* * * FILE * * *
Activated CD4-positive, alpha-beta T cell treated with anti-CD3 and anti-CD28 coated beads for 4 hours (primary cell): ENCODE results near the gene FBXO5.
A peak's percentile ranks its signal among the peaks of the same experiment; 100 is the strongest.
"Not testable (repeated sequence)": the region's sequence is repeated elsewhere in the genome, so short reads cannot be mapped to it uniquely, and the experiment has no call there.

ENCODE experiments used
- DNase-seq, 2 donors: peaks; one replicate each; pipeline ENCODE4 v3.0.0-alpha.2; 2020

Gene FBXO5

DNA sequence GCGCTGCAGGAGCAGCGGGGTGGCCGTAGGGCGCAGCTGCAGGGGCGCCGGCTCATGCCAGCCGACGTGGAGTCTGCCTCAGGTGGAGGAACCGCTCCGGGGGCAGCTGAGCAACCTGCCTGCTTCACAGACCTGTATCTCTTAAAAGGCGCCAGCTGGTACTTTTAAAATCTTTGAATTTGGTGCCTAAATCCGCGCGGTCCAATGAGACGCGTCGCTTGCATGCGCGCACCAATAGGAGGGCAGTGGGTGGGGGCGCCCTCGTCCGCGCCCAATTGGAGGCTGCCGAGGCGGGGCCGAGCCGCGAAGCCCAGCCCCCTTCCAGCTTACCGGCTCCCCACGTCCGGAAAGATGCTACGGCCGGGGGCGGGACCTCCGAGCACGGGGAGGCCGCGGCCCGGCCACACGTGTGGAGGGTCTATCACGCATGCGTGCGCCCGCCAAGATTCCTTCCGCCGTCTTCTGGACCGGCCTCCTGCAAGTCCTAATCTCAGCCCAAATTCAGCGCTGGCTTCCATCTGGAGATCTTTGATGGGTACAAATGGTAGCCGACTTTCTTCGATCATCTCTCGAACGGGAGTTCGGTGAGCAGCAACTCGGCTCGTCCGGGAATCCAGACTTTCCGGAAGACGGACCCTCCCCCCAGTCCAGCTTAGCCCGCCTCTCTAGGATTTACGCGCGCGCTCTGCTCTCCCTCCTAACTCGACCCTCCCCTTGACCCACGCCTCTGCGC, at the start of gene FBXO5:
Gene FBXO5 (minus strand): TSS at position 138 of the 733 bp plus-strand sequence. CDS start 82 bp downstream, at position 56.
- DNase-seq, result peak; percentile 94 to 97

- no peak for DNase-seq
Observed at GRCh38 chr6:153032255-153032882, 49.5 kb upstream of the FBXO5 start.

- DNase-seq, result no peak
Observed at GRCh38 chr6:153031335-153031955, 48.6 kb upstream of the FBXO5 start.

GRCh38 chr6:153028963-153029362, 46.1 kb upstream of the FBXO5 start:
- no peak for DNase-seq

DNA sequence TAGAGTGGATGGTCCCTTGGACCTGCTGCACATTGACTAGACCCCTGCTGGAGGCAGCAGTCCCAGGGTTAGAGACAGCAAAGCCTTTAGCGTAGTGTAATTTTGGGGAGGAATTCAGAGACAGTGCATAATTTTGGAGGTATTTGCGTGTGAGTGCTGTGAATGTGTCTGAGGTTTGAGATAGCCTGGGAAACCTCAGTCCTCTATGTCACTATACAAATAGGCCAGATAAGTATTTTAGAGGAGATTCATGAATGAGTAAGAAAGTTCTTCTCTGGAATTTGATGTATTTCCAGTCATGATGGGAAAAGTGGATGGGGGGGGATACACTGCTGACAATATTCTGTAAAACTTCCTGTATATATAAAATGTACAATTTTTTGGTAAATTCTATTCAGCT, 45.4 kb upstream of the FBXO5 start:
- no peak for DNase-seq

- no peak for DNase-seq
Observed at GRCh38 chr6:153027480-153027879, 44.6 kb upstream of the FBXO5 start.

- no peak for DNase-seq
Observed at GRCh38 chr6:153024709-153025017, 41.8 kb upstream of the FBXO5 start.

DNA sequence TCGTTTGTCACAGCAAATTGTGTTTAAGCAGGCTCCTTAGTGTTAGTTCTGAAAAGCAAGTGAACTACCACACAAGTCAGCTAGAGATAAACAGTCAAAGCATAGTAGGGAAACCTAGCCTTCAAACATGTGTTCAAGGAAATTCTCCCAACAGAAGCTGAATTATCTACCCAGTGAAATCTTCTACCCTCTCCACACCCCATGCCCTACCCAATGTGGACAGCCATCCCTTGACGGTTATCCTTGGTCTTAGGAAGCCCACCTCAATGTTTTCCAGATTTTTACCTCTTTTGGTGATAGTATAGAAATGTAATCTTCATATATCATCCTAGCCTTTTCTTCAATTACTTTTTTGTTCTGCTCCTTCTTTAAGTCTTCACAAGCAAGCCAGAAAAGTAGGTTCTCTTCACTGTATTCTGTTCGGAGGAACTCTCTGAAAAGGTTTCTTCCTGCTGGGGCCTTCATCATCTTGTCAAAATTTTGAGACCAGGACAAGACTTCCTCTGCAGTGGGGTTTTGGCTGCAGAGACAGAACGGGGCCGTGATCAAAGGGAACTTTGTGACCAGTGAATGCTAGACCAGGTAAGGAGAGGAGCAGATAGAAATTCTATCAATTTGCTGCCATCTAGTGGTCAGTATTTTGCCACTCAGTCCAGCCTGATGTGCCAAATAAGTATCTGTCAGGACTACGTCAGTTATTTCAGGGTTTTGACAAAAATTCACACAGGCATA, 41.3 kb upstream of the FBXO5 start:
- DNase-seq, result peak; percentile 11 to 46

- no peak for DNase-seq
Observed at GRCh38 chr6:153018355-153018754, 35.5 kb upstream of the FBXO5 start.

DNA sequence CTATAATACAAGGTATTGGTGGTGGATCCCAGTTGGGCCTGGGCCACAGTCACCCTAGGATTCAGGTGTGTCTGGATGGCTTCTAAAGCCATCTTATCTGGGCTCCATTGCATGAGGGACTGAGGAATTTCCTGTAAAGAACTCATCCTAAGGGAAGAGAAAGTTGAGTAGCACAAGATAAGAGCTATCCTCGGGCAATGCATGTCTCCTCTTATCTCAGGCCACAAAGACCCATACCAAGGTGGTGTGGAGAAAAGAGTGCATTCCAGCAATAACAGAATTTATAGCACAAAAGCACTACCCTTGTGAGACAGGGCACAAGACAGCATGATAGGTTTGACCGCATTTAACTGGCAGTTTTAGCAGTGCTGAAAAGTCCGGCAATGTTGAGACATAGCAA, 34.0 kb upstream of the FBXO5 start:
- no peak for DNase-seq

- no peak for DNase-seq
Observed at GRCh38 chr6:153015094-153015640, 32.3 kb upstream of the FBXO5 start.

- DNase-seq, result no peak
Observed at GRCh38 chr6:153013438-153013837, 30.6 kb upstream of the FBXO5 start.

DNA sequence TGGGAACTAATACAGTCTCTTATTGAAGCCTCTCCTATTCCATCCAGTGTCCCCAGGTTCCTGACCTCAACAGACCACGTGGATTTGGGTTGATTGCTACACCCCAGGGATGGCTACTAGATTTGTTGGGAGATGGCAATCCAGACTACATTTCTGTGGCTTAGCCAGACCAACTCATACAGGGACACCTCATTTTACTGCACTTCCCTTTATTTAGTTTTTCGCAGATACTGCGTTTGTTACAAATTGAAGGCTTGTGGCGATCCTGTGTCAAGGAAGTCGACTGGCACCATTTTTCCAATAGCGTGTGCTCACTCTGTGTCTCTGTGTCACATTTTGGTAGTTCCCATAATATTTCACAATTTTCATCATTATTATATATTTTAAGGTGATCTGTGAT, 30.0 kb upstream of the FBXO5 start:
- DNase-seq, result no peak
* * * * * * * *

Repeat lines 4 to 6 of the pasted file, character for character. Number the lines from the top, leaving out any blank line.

ENCODE experiments used
- DNase-seq, 2 donors: peaks; one replicate each; pipeline ENCODE4 v3.0.0-alpha.2; 2020

Gene FBXO5